Coaching Carousel

Jan 19, 2003

Ex-Raven coaches are certainly making their rounds this week.
Marvin Lewis scampered off to
Cincinnati.
Jack Del Rio landed a job in
Jacksonville.
Congratulations to them both.

Marvin Lewis finally fulfilled a lifetime dream: he became the head
coach of an NFL football team. This has been his quest for several
long seasons. Success on the field as a defensive coordinator, both
in Pittsburg and Baltimore, led to many interviews but no job offers;
always in the final running, always left
out in the cold
in the end.
Last year, he seemed
poised
for a job in Tampa Bay, only to have
that change in an instant. This year, he finally got his shot.
Too bad that shot is with the Cincinnati Bungles.

I don’t know if he really deserves my congratulations or my condolences.
Cincinnati is a
scary
place for a head football coach.
Failure
thrives
there. It feels like destiny.
Paul Brown, their penny pinching owner, doesn’t what hell he’s doing.
He fields the smallest and, more importantly, least accomplished
scouting staff in the league. Put simply, they suck.
He’s content to replace his coach
every few years, while ignoring the sad support staff behind them.
Players continually
run
for the hills. Who can blame them? The chances of winning
in that cold Ohio town are slim. In the wacky world of the NFL’s
salary cap, it’s been said that the every team has a chance,
except for the Bengals. Lewis has a tough road
ahead of him despite the fact that the Bengals actually have some
talent on their squad. He needs to correct that reputation and hope
that Mr. Brown will write a couple
of big checks along the way. I wish him luck (but not
too much luck; the Ravens are a division rival).

The fortune of Jack Del Rio was a bit more surprising; his
ascent through the coaching ranks was
swift.
That said, it was not undeserved. Two years ago, Mr. Del Rio
was a linebackers coach in Baltimore. One year ago, as the
Panthers defensive coordinator, he led their 31st ranked squad
to second place in total defense, impressive work for which he was
quickly awarded. He has some good things going for him.
As the second youngest head coach in the league, he doesn’t
lack intensity. He’s also had the opportunity to work alongside
Jimmy Johnson, Tony Dungy, and Brian Billick, some of the most
successful coaches of the last decade. I too wish him luck
(I’m sure he thanks God that the Bengals job didn’t fall to him).

So why do I bring these subtle changes in the job market up? There
are two reasons. The first is a bit sentimental: it clears
up a mess that resulted in a nasty game of musical chairs
last season for the Ravens. In Marvin’s quest to be king,
he was on the brink of becoming the head coach of the Tampa
Bay Buccaneers. This quest was fully supported, even encouraged,
by the Ravens, who waited anxiously by the phone to see if
Mr. Lewis got his wish or returned to the team to be their
defensive coordinator for another season. Mr. Lewis was lucky.
His current job was waiting while he attempted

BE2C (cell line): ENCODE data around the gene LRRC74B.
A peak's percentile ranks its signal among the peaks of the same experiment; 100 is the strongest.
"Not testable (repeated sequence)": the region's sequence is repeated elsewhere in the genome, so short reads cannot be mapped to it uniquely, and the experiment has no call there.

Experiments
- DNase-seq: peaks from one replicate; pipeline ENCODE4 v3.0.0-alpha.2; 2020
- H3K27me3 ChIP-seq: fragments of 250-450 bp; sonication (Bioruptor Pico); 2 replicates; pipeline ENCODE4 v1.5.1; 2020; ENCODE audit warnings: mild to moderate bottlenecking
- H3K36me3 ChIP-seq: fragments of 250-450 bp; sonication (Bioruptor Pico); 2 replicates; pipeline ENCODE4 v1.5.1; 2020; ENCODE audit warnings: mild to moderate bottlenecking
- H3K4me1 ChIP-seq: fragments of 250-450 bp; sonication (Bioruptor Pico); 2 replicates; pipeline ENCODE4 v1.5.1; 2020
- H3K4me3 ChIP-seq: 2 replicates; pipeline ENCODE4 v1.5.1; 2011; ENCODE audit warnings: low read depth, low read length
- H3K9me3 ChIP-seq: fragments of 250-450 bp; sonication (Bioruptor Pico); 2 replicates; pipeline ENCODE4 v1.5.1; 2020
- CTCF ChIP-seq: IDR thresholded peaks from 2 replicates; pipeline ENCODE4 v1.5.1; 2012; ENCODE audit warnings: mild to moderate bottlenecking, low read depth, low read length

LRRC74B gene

to get an upgrade. Then some problems occurred.

His hand picked
successor, the current linebackers coach of the Ravens, got a
better job offer in Carolina. Come be our defensive coordinator.
The Ravens couldn’t offer Jack Del Rio the same position;
that spot was waiting for Marvin Lewis, if he needed to settle
for it. Jack Del Rio was gone. In the meantime, Lewis lost
out on the race for the job in Tampa Bay. Well, at least
the Ravens got to keep their defensive coordinator, right?
Wrong. Lewis spurned the Ravens’ offer and accepted the
same position for the Redskins. Ravens 0, ex-coaches 2.

This left me with some mixed feelings. I was a bit upset
that Marvin Lewis took advantage of the good will of my
favorite team. On the other hand, the Redskins offered him
a boatload of money. How could he turn it down? In the
process, we lost a promising young coach in Jack Del Rio
just because of some unfortunate timing.

A year later, all is well. Marvin Lewis can work out his
punishment in NFL’s equivalent of hell. I can now forgive
him. Jack Del Rio early departure was actually fortunate.
If he had stayed around, his stay would have been very
short – a single season as coordinator would have caused
more turnover than good.

The second reason I mention the changes is that I think they
validate Brian Billick’s knack for discovering coaching talent.
Mr. Billick had a heck of a year himself, quietly leading a
a team decimated by the salary cap to a solid 7-9 year.
Many predicted that the Ravens would have one, maybe two wins.
Billick proved there was life in those young players’ legs. In many
ways this season was even sweeter than that of two years ago,
which ended with the Vince Lombardi trophy above his head.
He didn’t have a good base of talent to work with. The
team was the youngest in the league, filled with players
drafted in the 6th round or below and a sprinkle of good
players. Ray Lewis, the unquestioned star and leader of the
defense, and Michael McCrary, the speedy defensive end,
went down early in the season. As a result, a large portion
of the budget watched from the sidelines.
Still, the Ravens fought and scrapped their way to a respectable record,
ending with a couple of tough losses to playoff bound opponents.
Billick deserves a lot of credit; too bad he didn’t receive
the award he really deserved: coach of the year.

All in all, as the page is flipped on another season, football again promises
to be exciting. There will be some familiar faces on the other sidelines.
The Ravens, still a very young team, get the league’s most exciting player
back with another year of experience under their belt. Brian Billick and Ozzie
Newsome, who was recently knighted the Ravens’ GM, get a little
money to spend on the free agent market. It should be fun to
watch. I can’t wait.

by | Categories: sports |

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